Prime Minister designate Narendra Modi has vowed to clean the country's sacred river Ganga, which he referred to as 'Ma Ganga' during his visit to Varanasi on Saturday noon. However, the big question remains about how Modi or his government will ensure cleanliness of the river which receives 3,000 million litre of sewerage daily - right from Uttarakhand to West Bengal.
According to the estimates of National Ganga River Basin Authority (NGRBA), only 1,000 million litre sewerage is treated daily against 3,000 million litre that that goes into the main Ganga water. Moreover, 12,000 million litre sewerage goes into the Ganga river basin daily and only 4,000 million is treated.
Ganga originates from Gaumukh in Uttarakhand and travels 2,525km till Bay of Bengal. In fact, the number of human settlements, hotels and industries located along the river play a big role in polluting Ganga.
Taking notice of the depleting condition of river, the Uttarakhand high court had asked the state government to clean encroachments from 200 metres periphery of the river in the state. The hundreds of hotels, ashrams and yoga centres erected near Ganga in the twin cities of Rishikesh-Haridwar give a true picture. The sewerage generated in these two cities from several commercial and non-commercial establishments could be seen directly flowing into the river.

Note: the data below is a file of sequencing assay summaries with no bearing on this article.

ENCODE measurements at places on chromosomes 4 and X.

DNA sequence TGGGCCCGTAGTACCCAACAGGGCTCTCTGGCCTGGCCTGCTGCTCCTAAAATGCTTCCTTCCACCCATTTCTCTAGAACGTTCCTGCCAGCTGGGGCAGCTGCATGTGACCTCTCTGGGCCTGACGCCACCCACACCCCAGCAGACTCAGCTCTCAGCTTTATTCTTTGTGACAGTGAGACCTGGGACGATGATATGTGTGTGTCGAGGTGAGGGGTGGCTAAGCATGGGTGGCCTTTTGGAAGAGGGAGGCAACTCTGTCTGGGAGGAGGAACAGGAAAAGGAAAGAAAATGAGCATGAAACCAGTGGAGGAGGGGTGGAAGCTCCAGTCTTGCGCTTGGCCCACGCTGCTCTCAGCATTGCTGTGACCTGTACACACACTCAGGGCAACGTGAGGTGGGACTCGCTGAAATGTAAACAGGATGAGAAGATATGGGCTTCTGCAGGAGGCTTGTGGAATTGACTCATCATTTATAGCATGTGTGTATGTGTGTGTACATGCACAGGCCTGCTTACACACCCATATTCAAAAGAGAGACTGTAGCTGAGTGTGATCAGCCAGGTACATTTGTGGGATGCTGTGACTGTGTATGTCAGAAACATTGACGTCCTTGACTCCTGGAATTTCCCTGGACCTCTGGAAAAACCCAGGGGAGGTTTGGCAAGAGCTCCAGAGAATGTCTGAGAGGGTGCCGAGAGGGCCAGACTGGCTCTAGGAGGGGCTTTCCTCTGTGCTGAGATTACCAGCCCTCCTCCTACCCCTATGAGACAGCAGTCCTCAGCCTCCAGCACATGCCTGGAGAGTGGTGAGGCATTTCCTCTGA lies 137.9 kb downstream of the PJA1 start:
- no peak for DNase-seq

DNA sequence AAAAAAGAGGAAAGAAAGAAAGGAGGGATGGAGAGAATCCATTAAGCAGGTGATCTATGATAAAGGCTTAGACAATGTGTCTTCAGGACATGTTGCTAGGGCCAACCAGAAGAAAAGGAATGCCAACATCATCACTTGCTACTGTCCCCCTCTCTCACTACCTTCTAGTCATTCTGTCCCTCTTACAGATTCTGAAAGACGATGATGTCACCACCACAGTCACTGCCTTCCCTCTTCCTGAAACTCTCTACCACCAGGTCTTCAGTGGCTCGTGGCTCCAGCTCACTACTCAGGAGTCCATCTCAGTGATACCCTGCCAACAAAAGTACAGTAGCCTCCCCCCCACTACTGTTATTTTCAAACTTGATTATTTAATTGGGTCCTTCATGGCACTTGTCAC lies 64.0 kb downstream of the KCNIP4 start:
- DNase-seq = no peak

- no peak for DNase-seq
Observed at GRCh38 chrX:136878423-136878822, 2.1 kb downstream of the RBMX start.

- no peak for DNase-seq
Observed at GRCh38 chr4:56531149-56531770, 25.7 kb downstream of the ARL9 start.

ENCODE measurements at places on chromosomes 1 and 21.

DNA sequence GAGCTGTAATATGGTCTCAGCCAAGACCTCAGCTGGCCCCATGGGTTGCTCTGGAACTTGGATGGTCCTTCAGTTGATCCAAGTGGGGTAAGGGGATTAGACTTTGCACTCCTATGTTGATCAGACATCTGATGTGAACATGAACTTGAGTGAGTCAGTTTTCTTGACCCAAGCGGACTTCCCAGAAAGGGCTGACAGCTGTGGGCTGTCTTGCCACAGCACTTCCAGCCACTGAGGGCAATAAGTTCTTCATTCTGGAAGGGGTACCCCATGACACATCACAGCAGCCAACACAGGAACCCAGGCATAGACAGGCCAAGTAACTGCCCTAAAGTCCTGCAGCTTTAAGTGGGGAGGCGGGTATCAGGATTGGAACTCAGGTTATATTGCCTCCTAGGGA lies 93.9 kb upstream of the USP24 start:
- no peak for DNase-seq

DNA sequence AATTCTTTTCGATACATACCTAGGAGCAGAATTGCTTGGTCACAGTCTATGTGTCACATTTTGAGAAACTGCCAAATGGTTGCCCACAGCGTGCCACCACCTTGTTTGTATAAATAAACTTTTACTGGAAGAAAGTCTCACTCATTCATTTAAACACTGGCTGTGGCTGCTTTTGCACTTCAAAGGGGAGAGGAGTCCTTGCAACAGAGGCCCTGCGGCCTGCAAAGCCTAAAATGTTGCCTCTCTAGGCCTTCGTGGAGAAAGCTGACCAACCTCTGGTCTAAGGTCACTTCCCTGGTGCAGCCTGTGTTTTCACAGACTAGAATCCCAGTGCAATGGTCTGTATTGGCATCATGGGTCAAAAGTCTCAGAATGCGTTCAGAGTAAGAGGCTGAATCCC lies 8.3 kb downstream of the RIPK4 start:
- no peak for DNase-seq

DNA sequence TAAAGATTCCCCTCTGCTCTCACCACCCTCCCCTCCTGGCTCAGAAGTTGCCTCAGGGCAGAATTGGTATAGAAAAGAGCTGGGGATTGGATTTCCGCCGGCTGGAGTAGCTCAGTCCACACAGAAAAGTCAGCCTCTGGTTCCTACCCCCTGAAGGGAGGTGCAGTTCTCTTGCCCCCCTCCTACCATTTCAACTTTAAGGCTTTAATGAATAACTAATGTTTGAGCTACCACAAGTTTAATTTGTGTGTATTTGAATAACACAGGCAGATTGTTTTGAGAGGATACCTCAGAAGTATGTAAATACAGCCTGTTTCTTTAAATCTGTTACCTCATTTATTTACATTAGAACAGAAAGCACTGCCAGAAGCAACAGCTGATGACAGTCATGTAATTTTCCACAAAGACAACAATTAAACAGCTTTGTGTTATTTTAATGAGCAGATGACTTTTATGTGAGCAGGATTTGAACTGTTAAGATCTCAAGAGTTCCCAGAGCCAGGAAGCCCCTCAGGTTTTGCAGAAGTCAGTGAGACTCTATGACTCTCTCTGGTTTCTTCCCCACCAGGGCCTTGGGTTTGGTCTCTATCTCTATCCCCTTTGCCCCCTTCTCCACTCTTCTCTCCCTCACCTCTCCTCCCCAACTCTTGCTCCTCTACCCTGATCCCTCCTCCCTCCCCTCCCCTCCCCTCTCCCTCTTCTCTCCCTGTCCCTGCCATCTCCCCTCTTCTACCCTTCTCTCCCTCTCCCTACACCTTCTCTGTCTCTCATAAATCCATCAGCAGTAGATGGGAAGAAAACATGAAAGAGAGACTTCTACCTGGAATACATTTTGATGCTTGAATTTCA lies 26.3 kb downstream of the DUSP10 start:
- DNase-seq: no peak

Nonetheless, the erstwhile BJP government in Uttarakhand headed by Ramesh Pokhriyal Nishank had launched 'Sparsh Ganga' campaign to clean the river in the state's map. However the campaign could not pick much after he was replaced. Now Nishank has been elected as an MP from Haridwar.
"Modiji has shown deep concern for River Ganga. I will also work in this direction to ensure cleanliness of the ancient river," Nishank told HT on Sunday.
NGBRA data suggests that Ganga river basin cover 43% population in the 11 states, including Uttar Pradesh, Uttarakhand, Bihar, West Bengal and Haryana. Quoting 2001 census figures, it further says that population growth for nearly 32% in the cities like Varanasi, Patna, Kanpur and Meerut are a big concern. The industrial expansion in the Ganga basin is a trouble area that needs immediate attention.
"The industrial pockets in the catchments of Ramganga, Kali rivers and Kanpur city are significant source of industrial pollution," reads the NGRBA findings.
The NGRBA is currently working on 57 project of sewerage treatment plant with combined capacity to treat 470.53 million litre of sewerage in a day. About 15 projects are alone undergoing in Uttarakhand, seven in Uttar Pradesh, five in Bihar and 27 in West Bengal. Besides, three projects of central pollution control board are also under construction.